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Autumn is the time of ancient harvest festivals, the best time to listen to the heart of Mexico

Autumn is fiesta time in Mexico.

This fall festival season, which begins in October, is structured around the ancient harvest celebrations, and locally takes the form of the Fiestas de Octubre, the saints’ days of surrounding villages, the vast October 12 peregrination escorting the Virgin of Zapopan back to her home basilica in nearby Zapopan, and the fiestas decembrinas, which begin as a prelude to Christmas and will continue into January with the celebration of Three Kings Day. Additional celebrations will boom forward at their steady, ritual pace in numerous forms in the surrounding pueblos well into February.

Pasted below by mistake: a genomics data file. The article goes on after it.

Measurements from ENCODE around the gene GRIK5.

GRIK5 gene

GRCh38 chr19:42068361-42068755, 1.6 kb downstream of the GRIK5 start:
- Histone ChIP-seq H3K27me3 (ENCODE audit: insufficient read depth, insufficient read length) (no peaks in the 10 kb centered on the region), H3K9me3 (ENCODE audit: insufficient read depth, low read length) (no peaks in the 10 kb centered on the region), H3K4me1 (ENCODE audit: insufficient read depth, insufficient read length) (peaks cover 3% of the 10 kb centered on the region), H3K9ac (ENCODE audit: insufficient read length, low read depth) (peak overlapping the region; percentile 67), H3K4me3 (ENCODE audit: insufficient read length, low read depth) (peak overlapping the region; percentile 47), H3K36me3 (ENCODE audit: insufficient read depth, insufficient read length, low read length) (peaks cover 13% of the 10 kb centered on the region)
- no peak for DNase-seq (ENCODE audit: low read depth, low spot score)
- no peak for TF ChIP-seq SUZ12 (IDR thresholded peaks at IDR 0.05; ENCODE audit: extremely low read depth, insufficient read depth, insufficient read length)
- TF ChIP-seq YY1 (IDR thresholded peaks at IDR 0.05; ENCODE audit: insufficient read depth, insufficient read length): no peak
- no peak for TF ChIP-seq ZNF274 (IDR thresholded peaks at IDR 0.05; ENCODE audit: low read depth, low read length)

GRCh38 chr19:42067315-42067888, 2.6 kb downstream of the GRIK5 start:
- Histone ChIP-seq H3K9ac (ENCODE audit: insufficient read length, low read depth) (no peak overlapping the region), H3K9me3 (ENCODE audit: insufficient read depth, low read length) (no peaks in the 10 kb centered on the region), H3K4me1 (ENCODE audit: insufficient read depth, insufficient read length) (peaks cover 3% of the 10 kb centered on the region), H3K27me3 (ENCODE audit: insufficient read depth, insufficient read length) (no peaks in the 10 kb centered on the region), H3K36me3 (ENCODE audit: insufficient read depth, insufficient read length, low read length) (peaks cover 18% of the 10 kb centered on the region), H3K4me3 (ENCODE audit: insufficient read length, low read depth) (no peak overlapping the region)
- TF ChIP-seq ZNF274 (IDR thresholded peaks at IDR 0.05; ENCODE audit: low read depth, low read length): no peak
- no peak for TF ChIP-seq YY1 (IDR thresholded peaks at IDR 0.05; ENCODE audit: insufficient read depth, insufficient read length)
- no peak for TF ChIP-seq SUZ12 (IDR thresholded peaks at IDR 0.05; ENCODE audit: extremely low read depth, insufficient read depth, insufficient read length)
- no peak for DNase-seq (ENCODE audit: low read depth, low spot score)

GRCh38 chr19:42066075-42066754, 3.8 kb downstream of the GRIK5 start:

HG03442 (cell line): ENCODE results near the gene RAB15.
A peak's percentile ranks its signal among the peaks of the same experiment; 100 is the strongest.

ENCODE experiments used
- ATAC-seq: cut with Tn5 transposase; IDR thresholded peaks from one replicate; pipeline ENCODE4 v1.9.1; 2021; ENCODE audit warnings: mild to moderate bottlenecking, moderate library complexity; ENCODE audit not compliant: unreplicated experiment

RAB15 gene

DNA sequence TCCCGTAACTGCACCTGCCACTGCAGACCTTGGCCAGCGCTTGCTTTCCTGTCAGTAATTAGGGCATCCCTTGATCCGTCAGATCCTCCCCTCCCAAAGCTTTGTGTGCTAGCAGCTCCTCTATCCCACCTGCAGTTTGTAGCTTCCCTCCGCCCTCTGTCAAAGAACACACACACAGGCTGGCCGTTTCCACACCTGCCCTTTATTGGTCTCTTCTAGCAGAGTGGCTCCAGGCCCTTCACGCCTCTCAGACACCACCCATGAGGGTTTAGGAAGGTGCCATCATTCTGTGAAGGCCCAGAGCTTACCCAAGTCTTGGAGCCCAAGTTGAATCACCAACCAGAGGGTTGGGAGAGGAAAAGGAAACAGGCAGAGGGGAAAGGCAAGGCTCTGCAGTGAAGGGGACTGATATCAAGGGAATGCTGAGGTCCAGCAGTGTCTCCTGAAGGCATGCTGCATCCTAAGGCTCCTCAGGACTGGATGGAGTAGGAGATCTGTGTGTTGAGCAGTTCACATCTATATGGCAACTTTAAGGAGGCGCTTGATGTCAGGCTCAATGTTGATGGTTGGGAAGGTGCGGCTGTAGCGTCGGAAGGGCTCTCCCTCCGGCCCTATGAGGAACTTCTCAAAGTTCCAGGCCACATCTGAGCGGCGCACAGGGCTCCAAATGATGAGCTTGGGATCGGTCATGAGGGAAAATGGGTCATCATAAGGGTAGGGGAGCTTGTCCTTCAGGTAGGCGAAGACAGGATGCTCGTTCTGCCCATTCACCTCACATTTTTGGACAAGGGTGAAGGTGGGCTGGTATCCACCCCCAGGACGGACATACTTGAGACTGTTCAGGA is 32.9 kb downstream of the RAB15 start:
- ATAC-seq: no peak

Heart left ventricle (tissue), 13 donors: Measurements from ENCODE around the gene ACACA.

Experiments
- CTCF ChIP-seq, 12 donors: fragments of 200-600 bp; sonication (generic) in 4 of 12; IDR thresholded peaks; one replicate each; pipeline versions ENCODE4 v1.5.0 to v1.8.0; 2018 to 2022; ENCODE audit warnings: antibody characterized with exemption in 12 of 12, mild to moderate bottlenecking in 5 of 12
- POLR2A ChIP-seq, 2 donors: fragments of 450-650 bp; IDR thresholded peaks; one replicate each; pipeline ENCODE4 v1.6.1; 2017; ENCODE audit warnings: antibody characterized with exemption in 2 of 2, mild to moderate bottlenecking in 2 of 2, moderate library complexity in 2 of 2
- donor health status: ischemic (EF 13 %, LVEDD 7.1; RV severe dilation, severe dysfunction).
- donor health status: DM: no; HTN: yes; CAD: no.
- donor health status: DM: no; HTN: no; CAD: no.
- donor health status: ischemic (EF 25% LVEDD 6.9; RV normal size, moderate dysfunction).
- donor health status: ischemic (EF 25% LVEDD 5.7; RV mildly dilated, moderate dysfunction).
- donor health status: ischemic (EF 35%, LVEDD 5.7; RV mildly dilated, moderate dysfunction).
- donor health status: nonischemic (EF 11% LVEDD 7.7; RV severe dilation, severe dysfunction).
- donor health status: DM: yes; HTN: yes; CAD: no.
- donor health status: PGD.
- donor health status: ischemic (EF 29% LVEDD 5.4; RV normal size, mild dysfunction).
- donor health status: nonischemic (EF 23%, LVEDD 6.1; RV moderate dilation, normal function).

Musica folklorica

Though the fundamental form of most of these festivals remains traditional, much of the manner in which this is presented is gradually changing as modernity makes its implacable inroads.

Yet, if one is lucky, now is the ideal time to seek out and enjoy two Mexican musical forms that appear to be fading from popular use as part of these traditional celebrations: the corrido and the canción (often called the ranchera). At their purest, these two constitute the core of Mexico’s musica folklorica.

Unrequited love

The canción is the most popular of the two today, and is, of course, about love, usually unrequited. It also can speak eloquently of adultery:

“You left me, woman / Because I am very poor / And because I have the misfortune / To be married.”

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